A client recently asked about getting PDF files small enough to email easily, but without losing image quality – is there a trick to it? This is my reply.
The main factor in the file size of a PDF is photographs. Images accounted for nearly two thirds of the file size for a three-page document I was asked to evaluate. That’s what makes a PDF big. The file had a large photo in the background of the front page and other pages had images too, though not as large. It’s always a balancing act between image quality and file size. The smaller the file size, the poorer the image quality. There comes a point where the image quality is so poor, it defeats the purpose of including it. In some cases, you need to change how the document is designed to get the file significantly smaller.
In general, here are a few things to consider when trying to keep PDF file size under control:
1. Number and size of images: This is the biggest factor in file size. Photos or other ‘raster’ images are stored pixel by pixel. Logically, more and larger images will result in a larger document file size. Big background images look great, but they make for big files. If the image has a solid background colour that matches the document’s background colour (e.g. white on white), crop it as tightly as possible to minimize the image’s size. Remember that an image size causes an exponential increase in file size, so even a small reduction in the size of the image can make a difference.
2. Image resolution: The fewer pixels that need to be stored, the smaller the file size. There are two benchmark resolutions to remember: web/monitor resolution is 72 pixels per inch (ppi), while print resolution is 300 ppi. Depending on how your PDF will be used (printed vs. viewed onliine), you can play with the resolution. Print quality isn’t going to be acceptable below 150-200 ppi. Make sure you also tell the PDF generator to downsize everything above the target resolution. The default is to downsize pictures that are only more than 50% higher resolution than the target. For example, “Downsample to  ppi images that are over  ppi.” should be changed so that both numbers are the same.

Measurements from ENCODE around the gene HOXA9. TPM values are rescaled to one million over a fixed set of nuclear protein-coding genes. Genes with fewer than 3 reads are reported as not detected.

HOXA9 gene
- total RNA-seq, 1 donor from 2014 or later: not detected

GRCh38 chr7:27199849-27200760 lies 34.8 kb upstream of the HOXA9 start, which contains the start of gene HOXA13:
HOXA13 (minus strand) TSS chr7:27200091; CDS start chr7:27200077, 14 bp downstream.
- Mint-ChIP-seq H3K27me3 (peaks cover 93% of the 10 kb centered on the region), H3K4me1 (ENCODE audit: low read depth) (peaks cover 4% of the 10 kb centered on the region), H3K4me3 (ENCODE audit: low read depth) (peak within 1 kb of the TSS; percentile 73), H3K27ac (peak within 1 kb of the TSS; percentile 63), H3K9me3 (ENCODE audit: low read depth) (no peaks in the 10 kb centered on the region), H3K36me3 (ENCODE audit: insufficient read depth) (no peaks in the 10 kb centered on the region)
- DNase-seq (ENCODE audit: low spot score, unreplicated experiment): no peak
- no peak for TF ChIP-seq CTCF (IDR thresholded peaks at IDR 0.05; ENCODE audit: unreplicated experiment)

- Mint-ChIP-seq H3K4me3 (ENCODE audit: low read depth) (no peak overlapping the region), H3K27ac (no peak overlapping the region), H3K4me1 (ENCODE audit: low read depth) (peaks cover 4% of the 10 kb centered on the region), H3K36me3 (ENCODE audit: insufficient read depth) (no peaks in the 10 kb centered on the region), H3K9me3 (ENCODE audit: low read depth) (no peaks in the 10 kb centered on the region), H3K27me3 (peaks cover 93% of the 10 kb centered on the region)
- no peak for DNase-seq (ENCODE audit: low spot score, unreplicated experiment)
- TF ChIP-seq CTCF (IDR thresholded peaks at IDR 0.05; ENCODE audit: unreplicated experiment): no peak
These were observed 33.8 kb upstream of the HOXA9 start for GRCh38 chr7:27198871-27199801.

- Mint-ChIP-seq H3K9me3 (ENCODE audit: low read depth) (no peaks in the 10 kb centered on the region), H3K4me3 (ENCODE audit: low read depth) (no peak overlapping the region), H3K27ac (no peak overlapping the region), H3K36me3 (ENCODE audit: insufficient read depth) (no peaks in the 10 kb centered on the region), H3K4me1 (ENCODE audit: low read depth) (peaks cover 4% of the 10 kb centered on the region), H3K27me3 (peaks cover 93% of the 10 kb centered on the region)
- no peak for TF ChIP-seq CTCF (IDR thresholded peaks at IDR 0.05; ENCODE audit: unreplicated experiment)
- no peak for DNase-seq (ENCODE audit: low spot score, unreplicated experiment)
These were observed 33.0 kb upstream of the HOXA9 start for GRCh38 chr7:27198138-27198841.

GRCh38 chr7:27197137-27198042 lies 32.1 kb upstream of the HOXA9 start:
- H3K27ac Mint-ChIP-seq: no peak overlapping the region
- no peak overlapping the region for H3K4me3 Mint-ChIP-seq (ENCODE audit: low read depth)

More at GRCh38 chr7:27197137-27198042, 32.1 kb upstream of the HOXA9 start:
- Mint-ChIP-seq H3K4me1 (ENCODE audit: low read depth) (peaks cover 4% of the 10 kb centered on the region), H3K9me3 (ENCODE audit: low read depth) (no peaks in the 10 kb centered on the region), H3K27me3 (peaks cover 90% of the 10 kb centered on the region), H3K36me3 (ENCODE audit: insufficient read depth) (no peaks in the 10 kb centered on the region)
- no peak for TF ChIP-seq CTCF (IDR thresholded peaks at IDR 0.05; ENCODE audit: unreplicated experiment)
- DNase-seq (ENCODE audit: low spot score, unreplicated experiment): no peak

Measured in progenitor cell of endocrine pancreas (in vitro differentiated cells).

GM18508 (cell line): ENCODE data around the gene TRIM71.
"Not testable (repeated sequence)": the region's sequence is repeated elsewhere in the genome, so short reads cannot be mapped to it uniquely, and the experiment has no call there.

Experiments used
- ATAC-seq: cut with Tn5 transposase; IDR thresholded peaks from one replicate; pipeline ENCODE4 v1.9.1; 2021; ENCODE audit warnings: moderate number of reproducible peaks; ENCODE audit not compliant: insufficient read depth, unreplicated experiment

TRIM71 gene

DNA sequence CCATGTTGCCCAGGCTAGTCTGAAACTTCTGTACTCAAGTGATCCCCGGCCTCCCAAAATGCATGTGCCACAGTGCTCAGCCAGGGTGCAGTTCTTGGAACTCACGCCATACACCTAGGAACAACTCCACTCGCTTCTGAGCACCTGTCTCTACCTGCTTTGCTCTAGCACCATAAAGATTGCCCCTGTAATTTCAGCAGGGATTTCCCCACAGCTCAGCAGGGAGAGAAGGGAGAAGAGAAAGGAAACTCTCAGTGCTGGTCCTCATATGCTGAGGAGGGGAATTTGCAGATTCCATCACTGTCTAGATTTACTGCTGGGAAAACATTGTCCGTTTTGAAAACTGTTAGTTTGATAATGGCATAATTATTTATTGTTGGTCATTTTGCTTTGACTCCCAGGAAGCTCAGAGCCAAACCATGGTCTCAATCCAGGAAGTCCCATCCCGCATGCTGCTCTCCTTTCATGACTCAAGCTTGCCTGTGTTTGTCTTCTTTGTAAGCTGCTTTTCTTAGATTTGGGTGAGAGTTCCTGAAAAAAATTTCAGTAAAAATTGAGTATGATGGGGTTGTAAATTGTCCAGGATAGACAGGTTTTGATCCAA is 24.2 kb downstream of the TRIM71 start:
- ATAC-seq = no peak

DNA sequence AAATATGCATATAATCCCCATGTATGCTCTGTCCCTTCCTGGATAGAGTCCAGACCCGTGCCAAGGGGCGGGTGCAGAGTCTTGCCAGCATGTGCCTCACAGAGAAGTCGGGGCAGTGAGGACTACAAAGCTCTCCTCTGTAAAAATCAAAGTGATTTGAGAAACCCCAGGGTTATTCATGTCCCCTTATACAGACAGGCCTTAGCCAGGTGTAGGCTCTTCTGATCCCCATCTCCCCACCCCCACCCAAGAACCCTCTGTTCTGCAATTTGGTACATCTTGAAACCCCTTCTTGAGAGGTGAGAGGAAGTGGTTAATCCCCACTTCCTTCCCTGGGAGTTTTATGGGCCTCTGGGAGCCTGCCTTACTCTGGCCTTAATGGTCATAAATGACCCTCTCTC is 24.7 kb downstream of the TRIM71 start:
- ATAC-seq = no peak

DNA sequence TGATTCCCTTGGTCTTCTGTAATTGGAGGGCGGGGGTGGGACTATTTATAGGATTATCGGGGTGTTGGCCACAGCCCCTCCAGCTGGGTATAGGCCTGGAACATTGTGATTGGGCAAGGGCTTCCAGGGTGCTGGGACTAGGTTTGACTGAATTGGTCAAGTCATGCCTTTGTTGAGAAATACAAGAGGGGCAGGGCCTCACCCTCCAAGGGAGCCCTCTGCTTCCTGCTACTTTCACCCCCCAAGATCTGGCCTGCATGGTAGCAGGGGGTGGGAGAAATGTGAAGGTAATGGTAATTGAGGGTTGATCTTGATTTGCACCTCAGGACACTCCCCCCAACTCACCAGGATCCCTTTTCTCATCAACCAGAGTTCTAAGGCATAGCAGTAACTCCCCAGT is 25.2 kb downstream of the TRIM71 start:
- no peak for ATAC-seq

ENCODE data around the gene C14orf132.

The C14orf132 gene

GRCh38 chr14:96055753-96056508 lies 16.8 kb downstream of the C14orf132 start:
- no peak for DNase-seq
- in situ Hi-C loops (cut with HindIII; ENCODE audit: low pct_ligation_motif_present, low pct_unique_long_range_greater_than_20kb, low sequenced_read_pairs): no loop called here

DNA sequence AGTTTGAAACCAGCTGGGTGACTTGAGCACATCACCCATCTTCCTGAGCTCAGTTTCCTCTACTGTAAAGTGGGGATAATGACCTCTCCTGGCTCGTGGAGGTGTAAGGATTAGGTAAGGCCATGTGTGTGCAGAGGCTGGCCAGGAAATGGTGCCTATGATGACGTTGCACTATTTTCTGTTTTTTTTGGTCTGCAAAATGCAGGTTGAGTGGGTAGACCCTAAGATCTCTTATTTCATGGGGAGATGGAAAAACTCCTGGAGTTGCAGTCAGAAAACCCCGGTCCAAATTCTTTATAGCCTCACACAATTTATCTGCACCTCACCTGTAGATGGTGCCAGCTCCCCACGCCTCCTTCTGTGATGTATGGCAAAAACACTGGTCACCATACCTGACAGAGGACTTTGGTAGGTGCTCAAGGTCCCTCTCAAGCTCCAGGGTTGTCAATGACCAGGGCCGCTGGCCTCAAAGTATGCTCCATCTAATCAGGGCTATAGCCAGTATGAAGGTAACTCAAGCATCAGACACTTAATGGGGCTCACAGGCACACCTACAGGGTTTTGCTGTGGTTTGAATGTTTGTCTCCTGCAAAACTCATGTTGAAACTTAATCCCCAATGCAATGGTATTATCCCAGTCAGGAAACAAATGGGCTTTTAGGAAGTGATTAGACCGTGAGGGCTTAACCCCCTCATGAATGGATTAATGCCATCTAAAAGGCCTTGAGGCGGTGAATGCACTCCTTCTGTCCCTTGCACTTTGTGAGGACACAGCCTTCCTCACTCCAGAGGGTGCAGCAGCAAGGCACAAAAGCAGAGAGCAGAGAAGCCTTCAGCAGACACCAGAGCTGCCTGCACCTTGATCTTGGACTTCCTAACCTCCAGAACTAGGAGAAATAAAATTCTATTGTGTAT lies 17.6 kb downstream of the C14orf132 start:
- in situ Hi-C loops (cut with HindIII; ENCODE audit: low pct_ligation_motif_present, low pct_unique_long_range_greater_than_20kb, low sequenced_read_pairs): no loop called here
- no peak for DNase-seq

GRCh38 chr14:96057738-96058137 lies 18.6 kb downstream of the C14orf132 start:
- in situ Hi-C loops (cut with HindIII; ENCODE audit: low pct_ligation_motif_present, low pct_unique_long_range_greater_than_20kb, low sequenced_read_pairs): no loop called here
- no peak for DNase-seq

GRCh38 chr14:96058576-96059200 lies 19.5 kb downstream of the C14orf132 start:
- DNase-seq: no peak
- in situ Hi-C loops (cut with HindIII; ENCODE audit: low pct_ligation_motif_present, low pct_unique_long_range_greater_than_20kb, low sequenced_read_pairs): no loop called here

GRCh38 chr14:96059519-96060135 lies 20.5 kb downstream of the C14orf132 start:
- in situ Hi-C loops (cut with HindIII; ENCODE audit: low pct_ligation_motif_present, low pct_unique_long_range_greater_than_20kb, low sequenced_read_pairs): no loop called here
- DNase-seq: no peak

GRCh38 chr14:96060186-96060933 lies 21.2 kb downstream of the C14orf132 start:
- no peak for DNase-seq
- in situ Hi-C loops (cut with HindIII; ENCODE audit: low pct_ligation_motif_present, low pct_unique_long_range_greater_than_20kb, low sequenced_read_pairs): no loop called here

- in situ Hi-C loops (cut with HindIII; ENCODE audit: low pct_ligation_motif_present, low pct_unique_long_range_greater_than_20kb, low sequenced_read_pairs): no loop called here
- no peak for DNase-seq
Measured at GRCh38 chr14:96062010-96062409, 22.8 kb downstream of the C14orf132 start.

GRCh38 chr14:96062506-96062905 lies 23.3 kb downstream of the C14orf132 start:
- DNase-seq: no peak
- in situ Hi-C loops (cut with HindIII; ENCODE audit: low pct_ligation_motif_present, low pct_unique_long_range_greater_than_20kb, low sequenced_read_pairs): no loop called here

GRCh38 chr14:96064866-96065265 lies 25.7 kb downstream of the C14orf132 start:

3. Image quality: While resolution refers to the number of pixels, this setting determines the amount of information stored about each pixel. The lower the quality, the more ‘noise’ or image distortion that will appear. The higher the quality, the bigger the file size. Start with the ‘medium’ setting and experiment by going up or down from there to suit your needs.
4. Colour model: Converting CMYK images (for commercial printing) to RGB (for monitors and desktop printing) reduces file size.
5. Compression technique: Stick with the default setting in Acrobat: Automatic(JPEG). That gives the smallest file.
6. Other objects: Vector-based design elements such as boxes, lines or other sahpes add very weight to the file, so they can be the best way to make a document visually appealing when conscious of the PDF file size.
7. Special effects: You may have no photos in your PDF, but if you have boxes or other objects with transparency, drop shadows or other effects applied to them, they are converted to raster images to maintain the effect. Then you have the image quality vs. file size balancing act to contend with.
8. Raster versus vector: When there is a choice, use a vector version of your logo or other image. Vector images take much less memory. That means no jpg, png, gif or bmp logo files. If your logo contains both vector and raster elements, separate the two elements, rather than putting them together in one large raster image. Here is information on the difference between raster and vector images if you don’t already know.
9. Page count: Perhaps it’s stating the obvious that a shorter document will be smaller, but it’s sometimes forgotten. If you can edit the content down to reduce pages, it will help.
By the way, compression settings are applied pretty much across the board for a document. You cannot apply one set of rules to one object and a different set to another. The only differentiation is for colour, grayscale and bitmap images. There are a few other settings that can have an impact on file size (including bookmarks, subsetting fonts, including thumbnails, etc.) but generally, if you stick with the Acrobat defaults, you already have them set where you need them.
Do you have other techniques for optimizing file size of your PDF? Leave a comment and join the conversation.